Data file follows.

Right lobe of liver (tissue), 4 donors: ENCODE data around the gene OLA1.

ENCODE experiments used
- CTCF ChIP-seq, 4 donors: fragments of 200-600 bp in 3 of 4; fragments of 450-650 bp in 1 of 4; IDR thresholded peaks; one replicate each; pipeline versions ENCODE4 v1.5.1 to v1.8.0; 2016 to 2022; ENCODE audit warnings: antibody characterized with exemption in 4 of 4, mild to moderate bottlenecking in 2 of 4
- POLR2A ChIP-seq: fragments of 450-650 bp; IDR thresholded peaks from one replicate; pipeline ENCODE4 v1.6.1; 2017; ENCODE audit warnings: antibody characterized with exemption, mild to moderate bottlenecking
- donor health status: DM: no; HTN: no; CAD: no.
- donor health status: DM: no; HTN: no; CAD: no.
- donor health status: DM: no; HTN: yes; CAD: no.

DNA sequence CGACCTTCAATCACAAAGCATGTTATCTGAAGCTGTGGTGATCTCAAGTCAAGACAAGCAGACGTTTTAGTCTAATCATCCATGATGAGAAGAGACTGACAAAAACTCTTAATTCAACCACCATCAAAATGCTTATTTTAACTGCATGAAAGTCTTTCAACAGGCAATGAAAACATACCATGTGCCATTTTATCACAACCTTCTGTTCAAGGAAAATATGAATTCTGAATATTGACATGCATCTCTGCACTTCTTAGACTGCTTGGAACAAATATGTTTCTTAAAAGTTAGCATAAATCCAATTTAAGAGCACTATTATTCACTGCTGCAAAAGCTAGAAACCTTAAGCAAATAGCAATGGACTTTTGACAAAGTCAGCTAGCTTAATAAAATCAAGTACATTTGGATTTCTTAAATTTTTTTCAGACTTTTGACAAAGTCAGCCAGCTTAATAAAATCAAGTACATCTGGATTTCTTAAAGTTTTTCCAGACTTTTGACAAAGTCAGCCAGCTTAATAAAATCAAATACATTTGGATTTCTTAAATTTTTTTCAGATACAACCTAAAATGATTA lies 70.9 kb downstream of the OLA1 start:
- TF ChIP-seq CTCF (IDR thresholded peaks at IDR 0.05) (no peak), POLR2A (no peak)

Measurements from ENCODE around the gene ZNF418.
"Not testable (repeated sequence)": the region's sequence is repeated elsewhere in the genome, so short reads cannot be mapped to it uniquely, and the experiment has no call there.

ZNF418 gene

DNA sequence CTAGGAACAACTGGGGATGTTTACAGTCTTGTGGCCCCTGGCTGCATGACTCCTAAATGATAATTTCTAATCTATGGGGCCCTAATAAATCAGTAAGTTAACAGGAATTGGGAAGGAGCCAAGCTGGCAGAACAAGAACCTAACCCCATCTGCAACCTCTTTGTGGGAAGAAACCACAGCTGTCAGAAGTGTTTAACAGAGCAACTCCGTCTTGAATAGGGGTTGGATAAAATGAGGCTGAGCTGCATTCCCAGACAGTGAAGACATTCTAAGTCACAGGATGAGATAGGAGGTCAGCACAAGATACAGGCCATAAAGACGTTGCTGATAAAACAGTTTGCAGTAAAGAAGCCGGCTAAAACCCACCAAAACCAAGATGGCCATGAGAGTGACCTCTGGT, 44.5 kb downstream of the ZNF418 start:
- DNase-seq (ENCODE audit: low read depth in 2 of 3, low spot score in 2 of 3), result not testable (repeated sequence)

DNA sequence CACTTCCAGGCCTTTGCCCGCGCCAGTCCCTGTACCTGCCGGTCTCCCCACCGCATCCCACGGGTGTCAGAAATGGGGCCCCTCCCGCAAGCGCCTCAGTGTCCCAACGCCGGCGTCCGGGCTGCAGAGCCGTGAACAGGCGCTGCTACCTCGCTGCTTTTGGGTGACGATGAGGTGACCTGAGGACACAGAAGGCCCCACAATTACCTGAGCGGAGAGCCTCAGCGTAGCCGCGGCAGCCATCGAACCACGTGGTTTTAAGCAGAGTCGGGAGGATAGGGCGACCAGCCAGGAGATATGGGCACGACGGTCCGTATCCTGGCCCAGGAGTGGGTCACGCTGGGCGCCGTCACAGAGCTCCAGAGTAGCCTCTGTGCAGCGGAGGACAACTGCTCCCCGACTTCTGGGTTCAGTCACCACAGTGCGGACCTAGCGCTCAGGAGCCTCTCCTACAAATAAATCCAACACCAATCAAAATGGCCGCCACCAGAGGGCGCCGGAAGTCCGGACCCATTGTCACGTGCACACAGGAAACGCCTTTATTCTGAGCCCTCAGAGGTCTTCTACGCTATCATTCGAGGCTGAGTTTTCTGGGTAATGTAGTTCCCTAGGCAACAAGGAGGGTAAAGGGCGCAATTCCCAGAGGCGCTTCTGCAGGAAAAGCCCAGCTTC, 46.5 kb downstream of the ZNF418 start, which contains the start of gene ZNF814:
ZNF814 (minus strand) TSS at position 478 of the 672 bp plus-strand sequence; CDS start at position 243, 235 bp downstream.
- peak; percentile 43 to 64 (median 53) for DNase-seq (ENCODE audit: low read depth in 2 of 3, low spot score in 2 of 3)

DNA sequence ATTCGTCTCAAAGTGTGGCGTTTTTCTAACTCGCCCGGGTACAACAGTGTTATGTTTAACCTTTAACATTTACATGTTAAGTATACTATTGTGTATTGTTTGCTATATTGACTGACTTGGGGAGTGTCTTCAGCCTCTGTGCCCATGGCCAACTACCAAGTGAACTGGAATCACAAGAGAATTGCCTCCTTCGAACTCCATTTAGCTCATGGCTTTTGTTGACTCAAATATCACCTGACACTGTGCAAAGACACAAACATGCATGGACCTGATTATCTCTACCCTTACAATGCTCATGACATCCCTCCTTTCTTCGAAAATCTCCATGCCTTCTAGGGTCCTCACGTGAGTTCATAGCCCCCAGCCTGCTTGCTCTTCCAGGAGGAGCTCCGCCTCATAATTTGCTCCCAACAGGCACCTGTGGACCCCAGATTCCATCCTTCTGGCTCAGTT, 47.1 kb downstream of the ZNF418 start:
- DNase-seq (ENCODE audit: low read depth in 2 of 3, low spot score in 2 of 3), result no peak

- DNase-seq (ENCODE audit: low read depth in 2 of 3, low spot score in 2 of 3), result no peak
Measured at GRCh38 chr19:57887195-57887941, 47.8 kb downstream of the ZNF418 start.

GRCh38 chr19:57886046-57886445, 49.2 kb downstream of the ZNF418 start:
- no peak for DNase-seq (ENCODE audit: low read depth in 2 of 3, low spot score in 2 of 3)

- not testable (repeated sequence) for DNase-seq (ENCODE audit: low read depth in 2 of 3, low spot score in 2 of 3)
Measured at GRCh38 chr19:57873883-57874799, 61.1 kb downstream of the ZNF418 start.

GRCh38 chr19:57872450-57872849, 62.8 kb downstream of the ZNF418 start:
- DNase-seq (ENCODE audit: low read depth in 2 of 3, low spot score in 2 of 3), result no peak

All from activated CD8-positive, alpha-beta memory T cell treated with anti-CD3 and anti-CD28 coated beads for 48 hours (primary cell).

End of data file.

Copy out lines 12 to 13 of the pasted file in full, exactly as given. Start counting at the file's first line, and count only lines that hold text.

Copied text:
ZNF418 gene

DNA sequence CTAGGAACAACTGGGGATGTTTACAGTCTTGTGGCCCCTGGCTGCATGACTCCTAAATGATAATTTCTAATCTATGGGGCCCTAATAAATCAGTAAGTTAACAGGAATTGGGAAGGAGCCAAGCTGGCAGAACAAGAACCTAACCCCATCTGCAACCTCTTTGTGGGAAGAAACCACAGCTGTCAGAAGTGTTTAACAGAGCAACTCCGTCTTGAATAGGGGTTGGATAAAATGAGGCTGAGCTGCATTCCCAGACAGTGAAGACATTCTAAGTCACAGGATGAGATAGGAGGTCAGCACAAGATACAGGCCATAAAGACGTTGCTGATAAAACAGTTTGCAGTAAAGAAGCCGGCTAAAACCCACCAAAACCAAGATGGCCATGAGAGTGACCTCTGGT, 44.5 kb downstream of the ZNF418 start: